I was pleased to read in an April 10 Herald editorial about the stress management sessions and programs available to emergency services personnel. Those who protect and serve us always should have help available to them for guidance and stress control.

Unfortunately, many times, some personnel are reluctant to receive assistance or open up completely in a session. There are many reasons for such reluctance. However, belief in the fact that the individual feels as if he or she is able to cope with a situation by handling it themselves usually is a top motive. Many times, the symptoms continue and get worse. Proper recognition and understanding of stress symptoms is important. Further, suitable treatment of such symptoms should be essential as well.

As a Marine veteran who served in Iraq and also as a former Franklin County Sheriff’s Office employee, I have had such difficulties with stress. In June 2011, I was notified I would not be able to continue employment because of a not-fit-for-duty status surrounding possible suffering from post-traumatic stress disorder. Such a program might have made a huge difference in my case, regardless of whether the stress had been compounded by my duties at work or if my status was pre-existing. I was encouraged to seek out my own help and management, which I paid for myself, and was given a tentative timeline for my treatment before I would graciously be shown the door.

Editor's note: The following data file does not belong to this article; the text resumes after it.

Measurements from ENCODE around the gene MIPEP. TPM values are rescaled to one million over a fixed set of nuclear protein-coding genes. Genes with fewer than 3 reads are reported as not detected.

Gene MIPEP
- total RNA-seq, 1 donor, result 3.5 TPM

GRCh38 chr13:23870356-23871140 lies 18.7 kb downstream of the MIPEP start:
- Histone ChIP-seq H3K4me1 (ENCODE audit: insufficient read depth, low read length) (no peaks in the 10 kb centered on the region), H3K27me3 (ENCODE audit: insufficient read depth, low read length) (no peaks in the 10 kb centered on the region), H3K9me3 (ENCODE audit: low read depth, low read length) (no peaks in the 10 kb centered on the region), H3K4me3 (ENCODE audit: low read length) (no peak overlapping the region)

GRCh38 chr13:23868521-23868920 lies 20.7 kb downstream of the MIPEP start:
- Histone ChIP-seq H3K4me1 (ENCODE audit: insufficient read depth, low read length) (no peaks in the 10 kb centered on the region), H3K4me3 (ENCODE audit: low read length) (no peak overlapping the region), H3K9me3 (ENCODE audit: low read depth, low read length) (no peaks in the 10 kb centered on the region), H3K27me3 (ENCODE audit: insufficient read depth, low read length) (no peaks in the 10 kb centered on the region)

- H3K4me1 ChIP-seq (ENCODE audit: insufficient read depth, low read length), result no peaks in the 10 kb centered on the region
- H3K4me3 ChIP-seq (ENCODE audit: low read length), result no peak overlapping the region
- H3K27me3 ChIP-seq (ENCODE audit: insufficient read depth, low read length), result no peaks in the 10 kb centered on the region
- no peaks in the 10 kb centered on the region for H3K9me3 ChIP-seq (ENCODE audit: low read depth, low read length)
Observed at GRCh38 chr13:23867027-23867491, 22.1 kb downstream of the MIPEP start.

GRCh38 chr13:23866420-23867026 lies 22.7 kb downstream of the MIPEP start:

The stress management sessions should be a step in the right direction, if followed precisely. Sometimes peer-to-peer sessions can make a difference. This especially is true in a tight family-like group, such as law enforcement organizations. My hope is that stress management would be better understood and that suffering from such stress does not mean an individual will model Rambo.

Employers of war veterans hired into such positions should have an understanding that such activities might agitate stress reactions. Simply excusing an individual from further service might be counter-productive as well. There are many veterans out there and many have personal baggage. They deserve the highest care and treatment available to them in their struggles; right along side our emergency services heroes.

— David M. Dunn, Ottawa